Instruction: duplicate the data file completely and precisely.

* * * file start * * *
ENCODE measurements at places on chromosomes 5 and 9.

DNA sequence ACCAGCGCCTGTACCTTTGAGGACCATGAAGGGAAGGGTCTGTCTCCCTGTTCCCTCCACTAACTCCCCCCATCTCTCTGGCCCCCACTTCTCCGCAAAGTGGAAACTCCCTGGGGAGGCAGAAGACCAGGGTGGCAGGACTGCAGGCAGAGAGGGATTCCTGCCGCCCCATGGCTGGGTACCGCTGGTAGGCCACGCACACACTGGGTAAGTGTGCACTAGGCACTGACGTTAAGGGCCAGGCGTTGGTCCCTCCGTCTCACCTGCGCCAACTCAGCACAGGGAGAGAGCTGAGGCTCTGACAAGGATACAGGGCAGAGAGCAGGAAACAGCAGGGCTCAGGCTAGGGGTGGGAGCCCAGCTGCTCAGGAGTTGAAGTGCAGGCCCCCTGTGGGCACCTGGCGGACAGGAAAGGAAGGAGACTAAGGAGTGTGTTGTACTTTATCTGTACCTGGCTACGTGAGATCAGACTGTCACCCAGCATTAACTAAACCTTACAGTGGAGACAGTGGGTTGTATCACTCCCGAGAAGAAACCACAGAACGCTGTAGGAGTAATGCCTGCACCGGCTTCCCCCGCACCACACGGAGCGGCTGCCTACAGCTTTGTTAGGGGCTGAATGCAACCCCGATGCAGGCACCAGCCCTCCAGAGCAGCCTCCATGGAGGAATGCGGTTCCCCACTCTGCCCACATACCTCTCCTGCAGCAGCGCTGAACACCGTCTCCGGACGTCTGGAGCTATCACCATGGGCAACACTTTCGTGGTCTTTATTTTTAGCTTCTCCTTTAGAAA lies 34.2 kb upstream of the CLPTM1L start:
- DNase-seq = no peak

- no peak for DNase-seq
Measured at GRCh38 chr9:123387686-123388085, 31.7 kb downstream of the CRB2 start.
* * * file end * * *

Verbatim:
ENCODE measurements at places on chromosomes 5 and 9.

DNA sequence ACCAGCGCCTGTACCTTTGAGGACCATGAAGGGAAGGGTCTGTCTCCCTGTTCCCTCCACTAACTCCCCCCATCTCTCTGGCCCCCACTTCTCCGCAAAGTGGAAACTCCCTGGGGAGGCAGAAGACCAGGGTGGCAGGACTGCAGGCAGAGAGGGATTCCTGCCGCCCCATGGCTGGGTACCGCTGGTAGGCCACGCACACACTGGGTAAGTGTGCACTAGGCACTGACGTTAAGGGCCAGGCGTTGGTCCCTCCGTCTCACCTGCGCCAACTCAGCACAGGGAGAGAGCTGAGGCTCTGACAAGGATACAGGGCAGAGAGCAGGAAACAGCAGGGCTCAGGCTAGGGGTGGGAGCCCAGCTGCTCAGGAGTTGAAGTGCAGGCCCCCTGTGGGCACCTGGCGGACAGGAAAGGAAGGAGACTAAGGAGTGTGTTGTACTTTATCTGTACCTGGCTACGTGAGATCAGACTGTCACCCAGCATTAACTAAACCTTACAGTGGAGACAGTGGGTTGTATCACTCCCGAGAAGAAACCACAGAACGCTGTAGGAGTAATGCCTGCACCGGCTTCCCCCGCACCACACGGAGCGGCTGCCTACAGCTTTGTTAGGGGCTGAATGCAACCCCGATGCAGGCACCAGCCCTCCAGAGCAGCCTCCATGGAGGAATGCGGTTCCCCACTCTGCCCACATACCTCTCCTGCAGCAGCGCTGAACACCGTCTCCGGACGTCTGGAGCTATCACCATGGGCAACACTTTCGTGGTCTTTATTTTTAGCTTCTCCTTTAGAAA lies 34.2 kb upstream of the CLPTM1L start:
- DNase-seq = no peak

- no peak for DNase-seq
Measured at GRCh38 chr9:123387686-123388085, 31.7 kb downstream of the CRB2 start.